In September 2001, following the terrorist attacks on the World Trade Center, New York State launched a temporary health care program called Disaster Relief Medicaid (DRM). During the four-month enrollment period, 342,000 New Yorkers enrolled in DRM to obtain Medicaid benefits. As their eligibility for DRM expired, enrollees could apply for standard Medicaid benefits. However, only 38 percent did so.
Our focus group study sought to discover what happened to those who did not enroll in Medicaid. In a 2002 study for the Kaiser Commission on Medicaid and the Uninsured and the United Hospital Fund, New Yorkers reported mostly positive experiences with DRM.2 Other than citing the long lines, enrollees praised the enrollment process and the quality of services they received. It was a positive aspect of what was otherwise a difficult period in the city's history.
This raises the question: Why did so many enrollees fail to make the transition to standard Medicaid? Some have suggested that these enrollees should not have received DRM benefits but were approved because of the simplified application and approval system. Therefore, when they applied for standard Medicaid, the more detailed process revealed that they were ineligible for benefits and they were thus denied coverage. However, our research indicates that the reasons are much more complex.
Several factors prevented DRM recipients from enrolling in Medicaid. First, many were confused about what to do when their DRM eligibility expired. They did not know if they needed to begin the Medicaid application process anew, or if there was another process for those who had been in DRM. Many enrollees had applied for DRM at hospitals and community centers. Some did not know whether they were supposed to return to those sites or go to a regular Social Services site to apply for standard Medicaid.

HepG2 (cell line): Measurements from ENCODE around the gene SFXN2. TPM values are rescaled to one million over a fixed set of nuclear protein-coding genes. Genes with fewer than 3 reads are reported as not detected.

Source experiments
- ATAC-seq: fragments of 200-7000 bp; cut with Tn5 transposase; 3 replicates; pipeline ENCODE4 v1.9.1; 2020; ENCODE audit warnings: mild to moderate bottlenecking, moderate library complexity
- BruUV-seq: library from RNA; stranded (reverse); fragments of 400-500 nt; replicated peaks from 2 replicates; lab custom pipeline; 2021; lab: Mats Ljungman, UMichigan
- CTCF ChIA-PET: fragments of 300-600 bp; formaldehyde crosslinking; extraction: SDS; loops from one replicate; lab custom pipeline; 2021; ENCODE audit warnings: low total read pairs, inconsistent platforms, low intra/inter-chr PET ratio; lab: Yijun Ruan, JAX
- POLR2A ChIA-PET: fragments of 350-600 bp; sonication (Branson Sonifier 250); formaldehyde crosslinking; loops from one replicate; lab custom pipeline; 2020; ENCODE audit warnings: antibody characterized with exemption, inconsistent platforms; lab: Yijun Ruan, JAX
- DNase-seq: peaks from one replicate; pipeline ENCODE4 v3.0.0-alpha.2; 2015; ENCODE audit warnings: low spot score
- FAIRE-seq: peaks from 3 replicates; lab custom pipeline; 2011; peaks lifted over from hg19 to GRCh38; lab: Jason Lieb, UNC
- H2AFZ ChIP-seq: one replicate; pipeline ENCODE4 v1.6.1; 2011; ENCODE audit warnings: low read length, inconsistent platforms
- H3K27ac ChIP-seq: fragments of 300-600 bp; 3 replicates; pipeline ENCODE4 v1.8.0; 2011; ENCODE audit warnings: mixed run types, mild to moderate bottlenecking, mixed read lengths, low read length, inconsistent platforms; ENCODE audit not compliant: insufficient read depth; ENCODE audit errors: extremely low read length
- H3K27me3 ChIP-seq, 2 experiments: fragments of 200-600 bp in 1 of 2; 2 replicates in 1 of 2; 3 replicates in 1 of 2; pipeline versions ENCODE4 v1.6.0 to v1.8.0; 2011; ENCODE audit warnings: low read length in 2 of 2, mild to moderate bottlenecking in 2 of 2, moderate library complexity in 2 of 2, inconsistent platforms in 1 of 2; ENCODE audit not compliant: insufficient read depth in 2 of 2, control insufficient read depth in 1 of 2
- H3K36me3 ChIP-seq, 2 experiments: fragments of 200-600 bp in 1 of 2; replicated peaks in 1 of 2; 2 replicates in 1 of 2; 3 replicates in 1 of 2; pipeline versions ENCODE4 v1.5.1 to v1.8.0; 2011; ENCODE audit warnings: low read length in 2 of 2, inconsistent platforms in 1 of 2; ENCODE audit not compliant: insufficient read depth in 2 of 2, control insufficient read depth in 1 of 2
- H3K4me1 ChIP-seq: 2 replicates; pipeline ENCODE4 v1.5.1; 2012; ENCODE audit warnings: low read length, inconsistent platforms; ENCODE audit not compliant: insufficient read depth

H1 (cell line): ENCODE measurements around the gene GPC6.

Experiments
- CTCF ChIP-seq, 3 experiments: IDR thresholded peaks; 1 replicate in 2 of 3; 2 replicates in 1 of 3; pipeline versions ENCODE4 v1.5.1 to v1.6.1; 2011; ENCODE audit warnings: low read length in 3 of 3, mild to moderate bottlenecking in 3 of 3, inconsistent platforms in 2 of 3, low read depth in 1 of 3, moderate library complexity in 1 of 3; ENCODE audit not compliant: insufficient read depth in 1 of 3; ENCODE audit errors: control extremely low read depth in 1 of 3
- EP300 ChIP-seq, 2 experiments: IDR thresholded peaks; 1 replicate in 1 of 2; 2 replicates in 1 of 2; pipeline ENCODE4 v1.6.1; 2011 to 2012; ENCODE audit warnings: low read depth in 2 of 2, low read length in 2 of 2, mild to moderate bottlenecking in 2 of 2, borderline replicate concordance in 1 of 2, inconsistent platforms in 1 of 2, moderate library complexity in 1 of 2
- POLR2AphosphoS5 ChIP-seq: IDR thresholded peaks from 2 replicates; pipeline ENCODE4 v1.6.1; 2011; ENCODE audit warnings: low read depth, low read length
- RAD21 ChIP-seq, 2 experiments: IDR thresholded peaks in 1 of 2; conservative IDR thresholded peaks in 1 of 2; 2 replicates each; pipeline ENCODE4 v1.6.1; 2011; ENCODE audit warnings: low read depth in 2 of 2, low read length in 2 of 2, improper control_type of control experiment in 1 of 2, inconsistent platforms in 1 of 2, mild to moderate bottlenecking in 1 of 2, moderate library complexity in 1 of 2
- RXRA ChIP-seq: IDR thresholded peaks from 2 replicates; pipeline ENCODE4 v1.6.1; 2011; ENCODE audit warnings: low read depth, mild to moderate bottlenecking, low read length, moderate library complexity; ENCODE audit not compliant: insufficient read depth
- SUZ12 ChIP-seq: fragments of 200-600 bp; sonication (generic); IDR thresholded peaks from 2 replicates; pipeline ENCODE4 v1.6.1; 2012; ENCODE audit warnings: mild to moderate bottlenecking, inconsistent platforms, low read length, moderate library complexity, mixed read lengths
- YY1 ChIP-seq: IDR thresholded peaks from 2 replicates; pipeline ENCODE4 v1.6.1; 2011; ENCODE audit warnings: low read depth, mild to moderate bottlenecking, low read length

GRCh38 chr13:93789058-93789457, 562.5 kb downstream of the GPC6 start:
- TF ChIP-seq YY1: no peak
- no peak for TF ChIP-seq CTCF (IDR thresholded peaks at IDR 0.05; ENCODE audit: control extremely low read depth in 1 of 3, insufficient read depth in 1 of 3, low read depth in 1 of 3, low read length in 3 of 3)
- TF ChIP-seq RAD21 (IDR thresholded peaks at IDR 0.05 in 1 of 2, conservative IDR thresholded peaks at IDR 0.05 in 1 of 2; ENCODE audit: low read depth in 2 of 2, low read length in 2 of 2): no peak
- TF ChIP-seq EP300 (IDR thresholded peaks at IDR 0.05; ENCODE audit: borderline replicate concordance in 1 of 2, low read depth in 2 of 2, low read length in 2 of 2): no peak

There was also confusion about the program for which they should apply. Enrollees did not know if DRM would be extended, a similar program would become permanent, or if their only recourse was to apply for standard Medicaid.
Second, poor communication may have added to the confusion. Most focus group participants did not receive any communications from Medicaid after they enrolled in DRM. In particular, few participants received a letter to inform them that their DRM eligibility was about to end and instruct them how to continue coverage. Many of the Chinese Americans who did receive such a letter could not read it because it was written in English and Spanish only.
Third, many DRM enrollees appear to have determined on their own that they were not eligible for Medicaid or any other public health care program. Enrollees made this decision based on previous experiences with Medicaid or on hearsay from friends and family. Indeed, almost no one in the focus groups had accurate information on income eligibility levels for Medicaid.
Fourth, some DRM enrollees report that they did not want to go through the hassle of applying for Medicaid—enduring long waits in line, providing numerous documents, having eligibility workers ask about their personal affairs, and then waiting up to three months before being informed about eligibility.
Finally, some DRM enrollees applied for Medicaid but were found to be ineligible. This was often due to a change in circumstances, such as an applicant having a higher income or new job.
KEY FOCUS GROUP FINDINGS